|Appraisal Value||CHF 1.40|
The Lindau Messenger was a courier service operated between Lindau at Lake Constance and the Italian city of Milan up to the beginning of the 19th century. The Lindau Messenger transported goods, money and letters, crossing through areas of Germany, Austria, Liechtenstein, Switzerland and Italy on his way. Each of the first four countries named is currently issuing its own stamp on this topic. The Liechtenstein stamp “Lindauer Bote” (value: CHF 1.40) shows suitable pictorial elements and gives the names of each stop. In addition, the altitude profile of the route, which reached its peak on Splügen Pass at 2113 metres above sea level, is depicted on the small 8-stamp sheet. The exact date when the Lindau Messenger started to operate is not documented. However, it is assumed that he was already travelling along the arduous route on a fairly regular basis towards the end of the 15th century. In good weather, he completed the journey in five-and-a-half days but in snow and ice the trip took quite a bit longer.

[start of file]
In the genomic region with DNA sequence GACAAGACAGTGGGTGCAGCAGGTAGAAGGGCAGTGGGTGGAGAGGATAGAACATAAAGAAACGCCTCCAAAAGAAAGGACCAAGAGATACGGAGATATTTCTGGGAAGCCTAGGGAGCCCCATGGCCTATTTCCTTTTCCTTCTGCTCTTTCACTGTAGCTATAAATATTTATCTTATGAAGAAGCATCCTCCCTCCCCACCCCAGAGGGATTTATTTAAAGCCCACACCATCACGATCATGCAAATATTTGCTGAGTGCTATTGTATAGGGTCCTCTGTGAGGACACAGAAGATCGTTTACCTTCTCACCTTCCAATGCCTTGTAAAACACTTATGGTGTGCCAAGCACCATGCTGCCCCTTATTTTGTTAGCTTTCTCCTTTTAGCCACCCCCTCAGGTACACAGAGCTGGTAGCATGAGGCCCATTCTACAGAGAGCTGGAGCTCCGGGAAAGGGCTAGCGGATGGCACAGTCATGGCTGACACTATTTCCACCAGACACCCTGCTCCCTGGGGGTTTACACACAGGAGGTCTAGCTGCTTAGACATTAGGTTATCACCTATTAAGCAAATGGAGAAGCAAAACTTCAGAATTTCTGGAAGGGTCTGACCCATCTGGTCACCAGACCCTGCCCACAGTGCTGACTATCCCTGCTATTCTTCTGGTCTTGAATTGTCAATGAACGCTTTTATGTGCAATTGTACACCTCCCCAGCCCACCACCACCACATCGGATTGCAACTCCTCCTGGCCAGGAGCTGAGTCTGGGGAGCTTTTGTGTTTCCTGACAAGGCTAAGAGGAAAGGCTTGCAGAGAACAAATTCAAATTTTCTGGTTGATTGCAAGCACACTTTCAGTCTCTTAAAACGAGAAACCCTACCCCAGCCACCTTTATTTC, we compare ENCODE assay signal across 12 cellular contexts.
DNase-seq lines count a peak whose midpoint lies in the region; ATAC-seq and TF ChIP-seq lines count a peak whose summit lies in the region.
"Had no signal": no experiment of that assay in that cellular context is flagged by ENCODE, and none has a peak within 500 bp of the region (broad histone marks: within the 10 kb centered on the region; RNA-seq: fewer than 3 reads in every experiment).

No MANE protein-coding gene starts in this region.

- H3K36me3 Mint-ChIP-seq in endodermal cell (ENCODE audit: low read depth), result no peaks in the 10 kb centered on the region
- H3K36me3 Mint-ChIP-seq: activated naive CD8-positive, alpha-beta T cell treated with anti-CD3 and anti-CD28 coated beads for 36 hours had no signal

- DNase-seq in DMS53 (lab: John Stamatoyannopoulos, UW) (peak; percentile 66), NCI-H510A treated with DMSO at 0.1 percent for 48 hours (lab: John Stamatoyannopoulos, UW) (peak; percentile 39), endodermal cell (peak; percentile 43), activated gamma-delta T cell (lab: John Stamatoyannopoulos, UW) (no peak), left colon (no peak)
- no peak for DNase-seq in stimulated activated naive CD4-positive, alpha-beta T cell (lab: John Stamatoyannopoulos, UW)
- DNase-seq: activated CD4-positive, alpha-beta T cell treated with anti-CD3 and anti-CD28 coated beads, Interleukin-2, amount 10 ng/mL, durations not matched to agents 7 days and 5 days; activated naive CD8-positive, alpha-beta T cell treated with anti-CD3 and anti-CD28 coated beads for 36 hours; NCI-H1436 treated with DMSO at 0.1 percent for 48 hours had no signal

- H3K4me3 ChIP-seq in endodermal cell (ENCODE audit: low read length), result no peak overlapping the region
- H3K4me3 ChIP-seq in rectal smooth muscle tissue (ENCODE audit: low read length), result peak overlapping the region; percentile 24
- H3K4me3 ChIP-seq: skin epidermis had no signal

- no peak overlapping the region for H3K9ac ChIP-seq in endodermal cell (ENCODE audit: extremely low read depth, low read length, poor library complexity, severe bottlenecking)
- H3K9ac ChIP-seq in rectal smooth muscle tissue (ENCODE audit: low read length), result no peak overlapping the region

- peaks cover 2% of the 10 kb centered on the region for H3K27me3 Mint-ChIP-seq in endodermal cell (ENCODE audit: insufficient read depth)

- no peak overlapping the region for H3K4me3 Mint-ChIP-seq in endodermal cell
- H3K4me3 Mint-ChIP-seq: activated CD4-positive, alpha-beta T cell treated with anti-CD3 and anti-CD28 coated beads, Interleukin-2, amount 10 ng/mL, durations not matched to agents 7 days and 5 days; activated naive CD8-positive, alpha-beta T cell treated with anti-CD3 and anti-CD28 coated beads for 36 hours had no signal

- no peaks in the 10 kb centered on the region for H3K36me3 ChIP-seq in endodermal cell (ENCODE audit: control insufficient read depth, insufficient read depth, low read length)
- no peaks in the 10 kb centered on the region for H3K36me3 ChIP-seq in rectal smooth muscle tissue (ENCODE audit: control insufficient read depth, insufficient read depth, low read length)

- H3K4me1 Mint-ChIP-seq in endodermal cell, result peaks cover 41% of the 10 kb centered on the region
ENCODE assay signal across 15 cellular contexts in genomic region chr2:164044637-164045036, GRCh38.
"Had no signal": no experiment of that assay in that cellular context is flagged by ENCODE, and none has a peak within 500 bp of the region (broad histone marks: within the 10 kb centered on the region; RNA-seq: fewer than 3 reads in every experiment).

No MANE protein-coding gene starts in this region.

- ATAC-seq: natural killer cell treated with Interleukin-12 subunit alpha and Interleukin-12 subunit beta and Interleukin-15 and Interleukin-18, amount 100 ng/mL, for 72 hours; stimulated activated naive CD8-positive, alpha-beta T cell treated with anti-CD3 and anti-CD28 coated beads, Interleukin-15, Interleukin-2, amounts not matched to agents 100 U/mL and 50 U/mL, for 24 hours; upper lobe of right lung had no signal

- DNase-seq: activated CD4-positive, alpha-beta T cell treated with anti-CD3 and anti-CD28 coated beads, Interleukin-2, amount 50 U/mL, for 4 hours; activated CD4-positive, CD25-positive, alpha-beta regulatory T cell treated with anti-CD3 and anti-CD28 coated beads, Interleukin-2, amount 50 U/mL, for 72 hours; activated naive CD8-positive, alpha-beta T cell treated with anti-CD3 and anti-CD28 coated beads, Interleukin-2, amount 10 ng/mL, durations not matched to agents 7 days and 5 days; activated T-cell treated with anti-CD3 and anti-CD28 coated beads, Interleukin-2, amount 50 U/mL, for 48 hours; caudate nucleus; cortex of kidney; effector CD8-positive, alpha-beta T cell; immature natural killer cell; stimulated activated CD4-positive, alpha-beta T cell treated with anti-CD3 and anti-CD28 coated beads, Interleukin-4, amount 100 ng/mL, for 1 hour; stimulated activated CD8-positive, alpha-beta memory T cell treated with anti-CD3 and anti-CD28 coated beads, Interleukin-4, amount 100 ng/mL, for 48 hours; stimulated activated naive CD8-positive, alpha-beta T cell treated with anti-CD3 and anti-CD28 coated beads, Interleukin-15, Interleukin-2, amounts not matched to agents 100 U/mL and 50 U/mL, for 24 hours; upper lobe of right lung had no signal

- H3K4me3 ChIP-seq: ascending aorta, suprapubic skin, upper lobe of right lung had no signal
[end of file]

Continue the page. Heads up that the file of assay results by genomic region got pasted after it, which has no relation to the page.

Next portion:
At that time, Lindau and Milan were trading centres and re-loading points at crossroads of traffic routes. They thus became the points of departure for transports across the Alps. The messenger brought home luxury goods such as silk, gold thread, textiles of all kinds, exotic fruit and weapons. In return, simpler materials such as linen and fustian as well as wool, leather, fur, saddles along with copper, tin and silver were sent to Italy. There is much to suggest that there was actually nothing that was not transported on the pack animals as long as it was possible to do so in smaller quantities.
Towards the end of the 17th and at the beginning of the 18th century, individual travellers were also allowed to accompany the messenger, the most famous of whom was Johann Wolfgang von Goethe. He used the guidance of the Lindau Messenger across the Alps in May 1788 when returning to Germany from his travels in Italy and paid 122 guilders for it. In 1826 the transport services of the Lindau Messenger were stopped for political and economic reasons.